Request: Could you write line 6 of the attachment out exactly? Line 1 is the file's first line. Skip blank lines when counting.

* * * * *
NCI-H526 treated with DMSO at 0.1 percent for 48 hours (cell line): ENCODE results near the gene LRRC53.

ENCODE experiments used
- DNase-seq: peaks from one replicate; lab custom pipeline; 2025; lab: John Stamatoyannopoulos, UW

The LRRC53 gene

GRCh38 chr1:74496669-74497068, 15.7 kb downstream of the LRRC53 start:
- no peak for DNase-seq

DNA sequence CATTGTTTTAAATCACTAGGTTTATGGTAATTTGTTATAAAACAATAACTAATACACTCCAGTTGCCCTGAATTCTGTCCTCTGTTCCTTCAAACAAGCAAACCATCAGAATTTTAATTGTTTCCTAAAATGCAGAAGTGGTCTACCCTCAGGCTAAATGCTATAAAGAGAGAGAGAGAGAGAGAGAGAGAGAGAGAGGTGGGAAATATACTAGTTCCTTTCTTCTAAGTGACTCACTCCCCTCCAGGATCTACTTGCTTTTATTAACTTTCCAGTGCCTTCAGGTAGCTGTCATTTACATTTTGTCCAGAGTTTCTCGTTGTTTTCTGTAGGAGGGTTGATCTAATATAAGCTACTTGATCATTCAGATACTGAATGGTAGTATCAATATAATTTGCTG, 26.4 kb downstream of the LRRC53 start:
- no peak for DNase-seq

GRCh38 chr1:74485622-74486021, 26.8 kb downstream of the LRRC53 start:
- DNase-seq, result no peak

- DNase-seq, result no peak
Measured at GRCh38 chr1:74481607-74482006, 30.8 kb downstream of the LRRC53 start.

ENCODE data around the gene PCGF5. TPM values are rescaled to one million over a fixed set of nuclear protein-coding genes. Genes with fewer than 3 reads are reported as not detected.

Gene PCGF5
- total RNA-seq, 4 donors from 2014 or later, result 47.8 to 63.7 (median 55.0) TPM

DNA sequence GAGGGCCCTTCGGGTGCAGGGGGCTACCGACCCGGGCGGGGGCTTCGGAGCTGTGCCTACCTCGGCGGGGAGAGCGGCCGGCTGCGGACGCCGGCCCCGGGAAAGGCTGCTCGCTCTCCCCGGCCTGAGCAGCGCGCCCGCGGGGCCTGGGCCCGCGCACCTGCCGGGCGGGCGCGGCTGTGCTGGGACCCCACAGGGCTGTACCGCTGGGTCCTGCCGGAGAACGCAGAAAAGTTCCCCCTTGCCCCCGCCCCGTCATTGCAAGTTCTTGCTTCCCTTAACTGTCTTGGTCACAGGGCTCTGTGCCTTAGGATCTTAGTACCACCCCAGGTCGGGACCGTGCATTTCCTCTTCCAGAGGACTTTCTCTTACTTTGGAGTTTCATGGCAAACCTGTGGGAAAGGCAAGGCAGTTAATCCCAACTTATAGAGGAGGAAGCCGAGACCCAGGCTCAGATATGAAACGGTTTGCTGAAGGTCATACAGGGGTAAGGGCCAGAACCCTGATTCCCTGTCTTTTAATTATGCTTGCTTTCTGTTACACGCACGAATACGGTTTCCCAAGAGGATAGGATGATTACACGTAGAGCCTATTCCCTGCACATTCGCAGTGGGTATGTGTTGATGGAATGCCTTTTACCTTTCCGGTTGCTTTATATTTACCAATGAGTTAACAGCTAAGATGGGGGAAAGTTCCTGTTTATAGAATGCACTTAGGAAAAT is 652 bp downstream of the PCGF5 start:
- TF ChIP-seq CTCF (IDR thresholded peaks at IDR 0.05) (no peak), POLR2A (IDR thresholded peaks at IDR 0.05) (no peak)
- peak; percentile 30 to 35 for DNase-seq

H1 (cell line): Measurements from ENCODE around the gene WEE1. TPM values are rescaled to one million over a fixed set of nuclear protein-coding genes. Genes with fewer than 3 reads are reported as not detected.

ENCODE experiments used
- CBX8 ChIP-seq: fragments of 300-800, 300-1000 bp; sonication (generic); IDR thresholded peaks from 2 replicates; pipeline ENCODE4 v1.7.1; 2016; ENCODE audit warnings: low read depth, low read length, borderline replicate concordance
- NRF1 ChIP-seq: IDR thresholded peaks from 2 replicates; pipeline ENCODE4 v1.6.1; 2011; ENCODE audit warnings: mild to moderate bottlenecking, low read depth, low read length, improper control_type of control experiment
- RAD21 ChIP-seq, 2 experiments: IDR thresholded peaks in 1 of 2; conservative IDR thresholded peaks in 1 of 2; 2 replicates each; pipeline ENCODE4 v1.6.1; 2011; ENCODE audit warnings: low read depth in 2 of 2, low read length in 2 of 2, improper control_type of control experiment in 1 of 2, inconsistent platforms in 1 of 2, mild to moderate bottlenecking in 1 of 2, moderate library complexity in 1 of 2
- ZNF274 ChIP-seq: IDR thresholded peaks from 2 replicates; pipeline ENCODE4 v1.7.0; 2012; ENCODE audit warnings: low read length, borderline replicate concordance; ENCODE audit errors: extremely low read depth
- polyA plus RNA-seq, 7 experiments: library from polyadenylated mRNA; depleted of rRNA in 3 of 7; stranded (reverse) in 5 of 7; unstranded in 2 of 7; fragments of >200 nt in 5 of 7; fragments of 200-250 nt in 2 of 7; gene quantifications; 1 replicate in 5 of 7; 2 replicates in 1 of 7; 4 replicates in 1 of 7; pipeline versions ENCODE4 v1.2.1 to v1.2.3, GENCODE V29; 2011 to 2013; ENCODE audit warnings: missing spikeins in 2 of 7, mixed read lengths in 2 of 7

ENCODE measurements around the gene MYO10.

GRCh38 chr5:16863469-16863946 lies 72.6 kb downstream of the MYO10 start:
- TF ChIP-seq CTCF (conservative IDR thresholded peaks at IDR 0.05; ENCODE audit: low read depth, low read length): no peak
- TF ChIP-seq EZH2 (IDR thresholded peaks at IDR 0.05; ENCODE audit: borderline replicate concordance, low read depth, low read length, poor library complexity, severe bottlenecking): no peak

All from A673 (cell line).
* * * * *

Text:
- no peak for DNase-seq